Increasingly, liberal-progressive politicians such as Senator Elizabeth Warren (D-Massachusetts) and socialist Senator Bernie Sanders (I-Vermont) are under fire by their supporters for even minimal support of Israel in its self-defense against Islamic terrorists.
Warren, in defending her vote to send funds to Israel in the middle of its war with Hamas, said she thinks civilian casualties are the “last thing Israel wants.”
“But when Hamas puts its rocket launchers next to hospitals, next to schools, they’re using their civilian population to protect their military assets. And I believe Israel has a right, at that point, to defend itself,” she said.
This should be obvious. But it’s not so obvious to many of her supporters, which is why she feels the need to defend herself.
Sen. Bernie Sanders (I-Vt.), another favorite of progressives, has also come under fire from his base for his defense of Israel. A recent town hall got testy, with constituents and the senator exchanging harsh words, and Sanders ending on a note of resignation. “This is a very depressing and difficult issue. This has gone on for 60 bloody years,” he said. “If you’re asking me, do I have a magical solution? I don’t. And you know what, I doubt very much that you do.” [Source for these quotes: huffingtonpost.com 8/29/14]
In a way, Sanders’ and Warren’s supporters are right to criticize them. The progressive/leftist viewpoint assumes many things at odds with support of Israel. Progressivism views the United States (and its allies, such as Israel) as victimizers. The stronger and more capable side, in this view, is automatically and always the wrong side — precisely because it’s stronger and bigger.
The implicit assumption is that precisely because someone is bigger and stronger, they must be bad — and therefore imperialistic exploiters of some kind.
That’s how progressivism operates with other issues unrelated to foreign policy. Health care, for example. If insurance companies, doctors or hospitals make a lot of money, it must be because they’re in some sense greedy, exploitative or bad. We must therefore use government authority to curb, or even extinguish, their freedom. Never considered is the possibility that government laws, policies and programs have created inflation which would not otherwise exist in a free market for medicine.
Ditto for other areas, such as lending and mortgages. When the real estate bubble burst in 2007-08, it was automatically assumed that “greedy and exploitative” lenders, in their quest for survival and profit, ruined people’s lives for no reason. Never considered was the possibility that the federal government created this bubble by authorizing/incentivizing the private sector to provide loans to people who plainly could not afford them — with federal assurances (FDIC, and all the rest) that government would pick up the tab for any bubble popping. All so politicians in both parties could run for office and say, “Every American ought to own a home.”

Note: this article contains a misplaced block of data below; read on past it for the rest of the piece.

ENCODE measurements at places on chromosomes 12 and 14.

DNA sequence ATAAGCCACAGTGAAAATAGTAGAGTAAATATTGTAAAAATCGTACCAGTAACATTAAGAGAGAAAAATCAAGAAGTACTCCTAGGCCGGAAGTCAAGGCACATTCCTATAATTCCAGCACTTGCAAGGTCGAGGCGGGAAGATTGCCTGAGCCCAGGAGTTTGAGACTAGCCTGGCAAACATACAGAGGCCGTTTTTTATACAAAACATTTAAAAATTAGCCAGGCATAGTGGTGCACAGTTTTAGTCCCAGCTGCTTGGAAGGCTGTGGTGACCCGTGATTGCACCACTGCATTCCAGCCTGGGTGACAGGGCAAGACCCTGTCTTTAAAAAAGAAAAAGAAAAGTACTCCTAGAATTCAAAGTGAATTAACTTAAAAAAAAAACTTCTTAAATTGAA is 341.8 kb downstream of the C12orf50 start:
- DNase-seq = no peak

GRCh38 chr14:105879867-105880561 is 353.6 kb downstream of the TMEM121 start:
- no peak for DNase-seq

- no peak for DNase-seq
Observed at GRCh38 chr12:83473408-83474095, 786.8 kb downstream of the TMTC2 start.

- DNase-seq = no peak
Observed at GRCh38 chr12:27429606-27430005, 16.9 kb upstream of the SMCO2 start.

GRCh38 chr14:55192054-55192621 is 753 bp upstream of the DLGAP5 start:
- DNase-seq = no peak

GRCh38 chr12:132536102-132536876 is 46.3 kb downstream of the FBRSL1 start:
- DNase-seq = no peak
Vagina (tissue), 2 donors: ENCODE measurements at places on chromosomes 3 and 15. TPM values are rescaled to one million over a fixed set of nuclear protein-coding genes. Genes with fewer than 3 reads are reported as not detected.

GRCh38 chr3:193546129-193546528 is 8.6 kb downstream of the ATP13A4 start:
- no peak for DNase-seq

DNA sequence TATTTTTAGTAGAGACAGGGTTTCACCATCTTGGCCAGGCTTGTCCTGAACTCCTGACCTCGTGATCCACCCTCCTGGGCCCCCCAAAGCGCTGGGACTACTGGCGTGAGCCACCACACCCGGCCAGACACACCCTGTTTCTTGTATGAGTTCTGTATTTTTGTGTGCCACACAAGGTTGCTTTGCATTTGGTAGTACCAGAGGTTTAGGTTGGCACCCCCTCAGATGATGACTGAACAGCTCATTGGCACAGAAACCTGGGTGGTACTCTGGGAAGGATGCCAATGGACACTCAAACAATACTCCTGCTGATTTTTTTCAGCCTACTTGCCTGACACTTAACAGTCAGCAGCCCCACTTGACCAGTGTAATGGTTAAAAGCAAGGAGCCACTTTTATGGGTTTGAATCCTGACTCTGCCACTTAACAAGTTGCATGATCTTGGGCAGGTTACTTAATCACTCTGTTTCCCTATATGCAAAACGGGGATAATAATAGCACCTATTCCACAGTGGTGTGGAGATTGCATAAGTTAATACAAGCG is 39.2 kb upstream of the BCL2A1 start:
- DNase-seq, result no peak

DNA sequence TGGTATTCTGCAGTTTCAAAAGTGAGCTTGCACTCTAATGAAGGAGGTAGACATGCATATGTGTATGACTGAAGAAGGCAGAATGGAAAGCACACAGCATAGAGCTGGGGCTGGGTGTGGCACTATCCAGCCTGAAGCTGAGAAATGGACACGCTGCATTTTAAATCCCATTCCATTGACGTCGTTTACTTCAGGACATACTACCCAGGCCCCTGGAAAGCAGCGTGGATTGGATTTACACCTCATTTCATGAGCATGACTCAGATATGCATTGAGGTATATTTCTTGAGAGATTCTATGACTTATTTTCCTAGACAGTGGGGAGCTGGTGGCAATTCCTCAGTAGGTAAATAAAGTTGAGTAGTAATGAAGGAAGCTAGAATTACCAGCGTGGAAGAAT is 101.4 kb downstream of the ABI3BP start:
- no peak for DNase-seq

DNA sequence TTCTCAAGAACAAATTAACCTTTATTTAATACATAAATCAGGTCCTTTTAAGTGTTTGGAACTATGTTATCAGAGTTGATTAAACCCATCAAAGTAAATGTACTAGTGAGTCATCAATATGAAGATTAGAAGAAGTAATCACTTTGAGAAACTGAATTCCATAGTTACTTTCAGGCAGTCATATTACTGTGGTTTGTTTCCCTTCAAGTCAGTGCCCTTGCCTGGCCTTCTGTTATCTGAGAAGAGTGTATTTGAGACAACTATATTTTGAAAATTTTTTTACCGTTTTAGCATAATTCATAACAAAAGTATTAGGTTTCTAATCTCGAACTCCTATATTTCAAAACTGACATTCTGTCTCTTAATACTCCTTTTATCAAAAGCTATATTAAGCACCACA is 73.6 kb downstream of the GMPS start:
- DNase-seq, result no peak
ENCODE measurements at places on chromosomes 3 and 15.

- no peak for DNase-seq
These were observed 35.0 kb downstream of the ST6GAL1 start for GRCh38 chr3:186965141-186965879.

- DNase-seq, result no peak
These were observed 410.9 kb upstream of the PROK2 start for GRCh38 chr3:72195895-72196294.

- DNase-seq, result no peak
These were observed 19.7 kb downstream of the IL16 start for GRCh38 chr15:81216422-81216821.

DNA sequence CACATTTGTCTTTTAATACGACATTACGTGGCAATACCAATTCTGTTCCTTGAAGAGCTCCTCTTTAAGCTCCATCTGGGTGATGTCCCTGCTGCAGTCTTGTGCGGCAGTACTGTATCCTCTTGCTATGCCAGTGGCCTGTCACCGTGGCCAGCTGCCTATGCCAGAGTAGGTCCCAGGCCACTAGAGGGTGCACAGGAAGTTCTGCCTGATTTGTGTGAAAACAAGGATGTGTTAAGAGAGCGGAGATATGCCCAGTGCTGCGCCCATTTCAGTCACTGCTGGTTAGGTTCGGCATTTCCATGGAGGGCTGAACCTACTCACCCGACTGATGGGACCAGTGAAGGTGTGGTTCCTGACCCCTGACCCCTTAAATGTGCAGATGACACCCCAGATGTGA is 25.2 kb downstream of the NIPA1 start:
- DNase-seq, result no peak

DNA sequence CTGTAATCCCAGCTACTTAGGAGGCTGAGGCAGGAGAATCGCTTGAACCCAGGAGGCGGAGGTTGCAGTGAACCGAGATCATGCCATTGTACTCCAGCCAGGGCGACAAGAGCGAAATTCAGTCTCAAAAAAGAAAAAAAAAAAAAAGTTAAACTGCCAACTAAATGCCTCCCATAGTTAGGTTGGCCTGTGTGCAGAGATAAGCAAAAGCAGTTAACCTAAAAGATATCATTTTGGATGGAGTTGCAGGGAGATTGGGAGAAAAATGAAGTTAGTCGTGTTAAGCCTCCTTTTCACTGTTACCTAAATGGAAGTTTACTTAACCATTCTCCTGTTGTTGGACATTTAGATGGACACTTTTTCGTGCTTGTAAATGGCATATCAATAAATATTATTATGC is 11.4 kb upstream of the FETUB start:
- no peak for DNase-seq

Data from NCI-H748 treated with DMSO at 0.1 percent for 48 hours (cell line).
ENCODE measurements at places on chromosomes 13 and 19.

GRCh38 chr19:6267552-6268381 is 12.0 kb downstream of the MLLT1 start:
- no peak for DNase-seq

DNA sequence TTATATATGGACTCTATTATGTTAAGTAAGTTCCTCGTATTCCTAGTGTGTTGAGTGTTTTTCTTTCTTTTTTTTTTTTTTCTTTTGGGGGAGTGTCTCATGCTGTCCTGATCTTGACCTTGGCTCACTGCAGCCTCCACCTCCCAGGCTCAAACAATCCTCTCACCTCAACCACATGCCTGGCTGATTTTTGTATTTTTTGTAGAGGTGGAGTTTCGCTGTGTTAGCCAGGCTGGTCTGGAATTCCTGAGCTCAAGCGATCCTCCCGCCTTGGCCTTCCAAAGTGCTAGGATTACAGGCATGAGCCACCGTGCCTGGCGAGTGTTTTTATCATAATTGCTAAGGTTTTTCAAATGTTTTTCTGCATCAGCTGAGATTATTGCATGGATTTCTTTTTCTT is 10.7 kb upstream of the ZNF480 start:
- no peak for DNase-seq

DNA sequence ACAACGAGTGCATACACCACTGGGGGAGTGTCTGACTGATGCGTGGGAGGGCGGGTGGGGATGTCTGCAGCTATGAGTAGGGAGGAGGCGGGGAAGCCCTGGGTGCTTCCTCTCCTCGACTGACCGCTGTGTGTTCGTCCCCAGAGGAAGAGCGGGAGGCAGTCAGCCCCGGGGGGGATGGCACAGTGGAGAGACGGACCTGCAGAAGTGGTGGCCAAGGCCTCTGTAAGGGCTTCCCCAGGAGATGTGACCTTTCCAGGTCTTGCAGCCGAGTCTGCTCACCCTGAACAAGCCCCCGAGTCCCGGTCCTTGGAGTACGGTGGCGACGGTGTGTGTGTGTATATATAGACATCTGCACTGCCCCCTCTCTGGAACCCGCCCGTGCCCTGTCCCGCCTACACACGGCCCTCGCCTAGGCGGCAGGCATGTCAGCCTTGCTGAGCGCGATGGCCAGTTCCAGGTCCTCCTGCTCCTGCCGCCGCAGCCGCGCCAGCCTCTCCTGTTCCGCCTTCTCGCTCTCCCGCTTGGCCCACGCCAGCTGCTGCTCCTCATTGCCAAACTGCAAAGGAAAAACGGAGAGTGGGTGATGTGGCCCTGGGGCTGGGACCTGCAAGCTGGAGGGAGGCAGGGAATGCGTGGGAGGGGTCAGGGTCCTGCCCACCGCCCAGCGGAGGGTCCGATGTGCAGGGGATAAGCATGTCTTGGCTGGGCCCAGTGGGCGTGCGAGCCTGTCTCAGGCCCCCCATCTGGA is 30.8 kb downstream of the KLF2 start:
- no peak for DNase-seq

Neither Senator Warren nor Senator Sanders have any problem blaming the bigger and stronger entities in these cases, without reference to all the facts. Yet oddly, when it comes to Israel, they seem to manage to salvage some remnant of objectivity and justice (however accidental or unintentional) when looking at all the factors involved.
The deeper issue here, including with the many progressives who probably wouldn’t mind Israel being wiped off the map, involves the psychology (and underlying ideology) of victimization.
Many anti-Israel progressives look at Israel’s success and achievement at creating a Western civilization — not unlike our own in the United States, Western Europe, Australia, Japan — in the midst of centuries-long stagnation and medieval fanaticism in many of its neighbors ruled by supernatural tribalism. The contrast is stunning; almost magical. It isn’t magical, of course. It shows the immense power of rationality, productivity and freedom (even inconsistently applied) over faith, submission and superstition.
In short, Israel makes other nations in the Middle East look bad. And some of them are really, really angry about it.
The people in those other nations (at least those who support Islamic and Palestinian terror), instead of being inspired by that accomplishment, become angry, resentful and envious. In the United States, progressives who like to identify with people as victims — ignoring crucial facts — immediately identify with that emotion, since it’s the emotional reaction consistent with antipathy towards any form of success or achievement under capitalism and (relative) economic freedom.
The underlying assumption here — expressed as an emotion — is: “They’re bigger and stronger. That’s mean. Cut them down a notch.” Hence, the demand of some progressives that their heroes in Congress, such as Warren and Sanders, stop sending funding or aid to Israel, despite obvious American interests in that region.
I recognize that some people oppose all foreign aid, even when in defense of a nation in a region where we arguably have strategic interests. Many individuals with this view are not necessarily progressives. But the progressive mindset, when applied to domestic matters, is plainly one of “always defend the little guy,” precisely or only because he is little.
Bigger is not automatically and always better. Sometimes big entities got that way for unjust reasons. (Nazi Germany and Soviet Russia come to mind.) But bigger and stronger is not automatically bad and wrong, either. Many entities become big and strong because of their sustained rationality, honesty, productivity and non-coercive determination over time.
Rushing to side with Islamic terrorists in the Middle East conflicts involving Israel exposes the absurdity of this fallacy more plainly than about anything else to date.
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